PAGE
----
The Great Start Initiative is aimed at making a difference in the first years of a child’s life – years that are critical to future development – through better health and mental health care, child care and early learning, parenting leadership, and family support. Understanding the status of young children in their community is a strategic part of the work conducted by each of the Great Start Collaboratives in Michigan. This is one in an ongoing series of articles that share the stories of how some Collaboratives are reacting to data about the status of young children in their community, and working to address those issues.
Members of the Sanilac County Great Start Collaborative were treated recently to a real-life representation of their efforts when a parade of preschoolers marched through a meeting while the “The Ants Go Marching In” rang through the room.
The collaborative’s March meeting featured 15 smiling children, who held tight to balloons and wore signs that declared their favorite activity. Just happy to be on a field trip, the children were unaware that they offered proof of the Sanilac Parent Coalition’s efforts to get a rising number of low-income children into preschool.
Since 2009, the coalition has raised nearly $13,000 in grants and fundraising, to award 26 preschool scholarships over two school years.
The efforts were prompted by increases in the number of Sanilac children living in poverty every year since 2006. In 2009, nearly 55 percent of children in the county received free or reduced price school lunches and only one-third of children between the ages of 2 and 5 who were eligible to attend preschool were enrolled.
“We knew we really needed to up that number and start helping children so they can start school ready to learn,” said Karolyn McEntee, director of the Sanilac Great Start Collaborative. And that, she said, is what inspired the “power-hitting parent coalition.”
Like much of Michigan, Sanilac County has seen increasing unemployment with workers laid off and budget cuts made at local employers. For Nina Barnett, Sanilac GSC Parent Liaison, it was a personal experience. Her husband was laid off from his manufacturing job and her family was feeling the pinch.
“When we looked at the data it was easy to see, but for me and a lot of parents, it was obvious because we were going through it,” Barnett said.
Of particular concern were the families who earned too much to qualify for Great Start Readiness Program and Head Start, but not enough to afford private preschool.
Barnett said a conversation with Joan Negelkirk, a member of the Sanilac GSC board and the Sanilac County Community Foundation, led the Parent Coalition to write a grant proposal in 2009. The grant for $3,850 was provided in time for the 2010-2011 school year. Fundraising events brought in another $400 and the coalition was able to fund scholarships for six children.
Researching other tools and federal rules, the team decided to adapt a sliding scale, with points assigned based on need. Consideration was given to particular stressors including unemployment, having a single parent or a family dealing with a disability. The scholarships are partial and range from 20 to 50 percent of the program’s cost.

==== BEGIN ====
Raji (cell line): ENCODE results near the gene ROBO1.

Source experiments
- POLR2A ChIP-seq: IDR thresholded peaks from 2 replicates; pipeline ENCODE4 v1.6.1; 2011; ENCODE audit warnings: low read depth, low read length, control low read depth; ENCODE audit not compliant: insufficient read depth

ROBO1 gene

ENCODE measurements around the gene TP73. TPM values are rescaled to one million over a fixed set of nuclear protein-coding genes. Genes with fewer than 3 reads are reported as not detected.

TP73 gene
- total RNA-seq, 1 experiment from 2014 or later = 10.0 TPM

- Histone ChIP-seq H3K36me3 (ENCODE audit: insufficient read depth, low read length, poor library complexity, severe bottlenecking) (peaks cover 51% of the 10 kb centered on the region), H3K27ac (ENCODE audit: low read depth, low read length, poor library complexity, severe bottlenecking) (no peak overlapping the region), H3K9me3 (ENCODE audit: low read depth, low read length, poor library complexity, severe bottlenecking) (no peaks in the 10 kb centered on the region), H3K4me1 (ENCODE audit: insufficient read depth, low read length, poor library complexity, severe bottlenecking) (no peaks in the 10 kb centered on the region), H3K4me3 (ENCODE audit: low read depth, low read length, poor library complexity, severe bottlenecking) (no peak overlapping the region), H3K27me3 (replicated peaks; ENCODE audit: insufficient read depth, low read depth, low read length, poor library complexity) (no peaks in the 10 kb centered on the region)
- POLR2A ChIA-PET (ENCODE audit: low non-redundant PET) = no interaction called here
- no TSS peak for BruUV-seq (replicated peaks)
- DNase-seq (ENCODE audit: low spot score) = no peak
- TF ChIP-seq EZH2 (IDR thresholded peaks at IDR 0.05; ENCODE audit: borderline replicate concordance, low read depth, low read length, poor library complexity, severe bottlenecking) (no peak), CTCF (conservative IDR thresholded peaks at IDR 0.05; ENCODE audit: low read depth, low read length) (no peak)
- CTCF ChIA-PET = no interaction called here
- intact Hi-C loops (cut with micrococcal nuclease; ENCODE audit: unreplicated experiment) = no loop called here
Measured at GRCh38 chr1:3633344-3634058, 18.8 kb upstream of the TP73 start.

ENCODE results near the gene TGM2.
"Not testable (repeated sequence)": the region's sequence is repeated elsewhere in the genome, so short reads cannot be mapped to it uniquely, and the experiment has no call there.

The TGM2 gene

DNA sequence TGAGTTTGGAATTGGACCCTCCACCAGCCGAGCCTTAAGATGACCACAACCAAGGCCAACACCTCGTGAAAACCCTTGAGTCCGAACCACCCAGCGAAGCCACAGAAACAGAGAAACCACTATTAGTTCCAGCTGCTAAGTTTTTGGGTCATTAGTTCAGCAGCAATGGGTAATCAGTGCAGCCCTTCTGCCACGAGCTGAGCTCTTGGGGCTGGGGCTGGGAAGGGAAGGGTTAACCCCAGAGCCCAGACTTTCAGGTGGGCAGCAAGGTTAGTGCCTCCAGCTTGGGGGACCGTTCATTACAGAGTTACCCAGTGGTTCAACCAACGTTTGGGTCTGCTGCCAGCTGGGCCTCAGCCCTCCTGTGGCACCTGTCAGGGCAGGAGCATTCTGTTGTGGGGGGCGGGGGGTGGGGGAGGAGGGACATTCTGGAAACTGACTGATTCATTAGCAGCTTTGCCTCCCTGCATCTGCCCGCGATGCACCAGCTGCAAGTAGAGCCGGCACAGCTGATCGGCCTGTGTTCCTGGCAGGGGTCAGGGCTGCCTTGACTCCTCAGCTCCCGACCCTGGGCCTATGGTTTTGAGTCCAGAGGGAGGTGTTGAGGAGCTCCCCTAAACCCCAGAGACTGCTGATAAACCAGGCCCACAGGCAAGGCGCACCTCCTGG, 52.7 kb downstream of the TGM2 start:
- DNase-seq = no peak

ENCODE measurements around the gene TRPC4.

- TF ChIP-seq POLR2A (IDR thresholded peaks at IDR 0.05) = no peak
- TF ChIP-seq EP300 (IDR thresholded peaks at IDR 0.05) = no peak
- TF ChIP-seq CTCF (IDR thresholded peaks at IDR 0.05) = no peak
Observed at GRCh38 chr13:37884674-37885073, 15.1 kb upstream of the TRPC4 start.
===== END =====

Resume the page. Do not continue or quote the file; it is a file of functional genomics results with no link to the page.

The Parent Coalition worked with county preschools and at the end of the first year seven preschools were on board. Families who receive the scholarship also have to volunteer at the preschool their child attends.
“We want to build that parent-child-teacher relationship early and get parents involved with their children’s schooling,” Barnett said.
The Community Foundation nearly doubled the grant for the 2012-13 school year to $6,600. The Parent Coalition raised $500 more and a $2,000 grant from the Gannett Foundation brought the total to $9,100, enough to award 20 scholarships this year.
Barnett thought letting the collaborative members see the children who were being supported would be more beneficial than listening to her speak. One of the preschools volunteered a bus to take the children and their parents to the meeting.
“Our board loves children or they wouldn’t be doing this work,” Barnett said. “And you should have seen their faces as those kids marched around the room.”
The number of preschools accepting the scholarships has increased to nine. Barnett said there are applications left from this year and she knows there will be more for the next session.
“We tripled the number of children we helped this year, but there is still a growing need,” Barnett said.
When Gov. Rick Snyder presented his budget proposal earlier this year, he included a recommendation to increase funding for the Great Start Readiness Program (GSRP). The plan was for the money to double the number of slots available. This was welcome news across the state, but more recently concerns about cuts to Head Start slots due to the federal sequester leave the Sanilac Parent Coalition concerned that they will have to work even harder this year.
“It’s not like things have turned around much here,” Barnett said.
McEntee said poverty is an ongoing issue in Sanilac County.
“I’m not sure what we can do to change that, but we can work at supporting our families and finding ways to make it possible for our children to arrive at school ready to succeed,” McEntee said.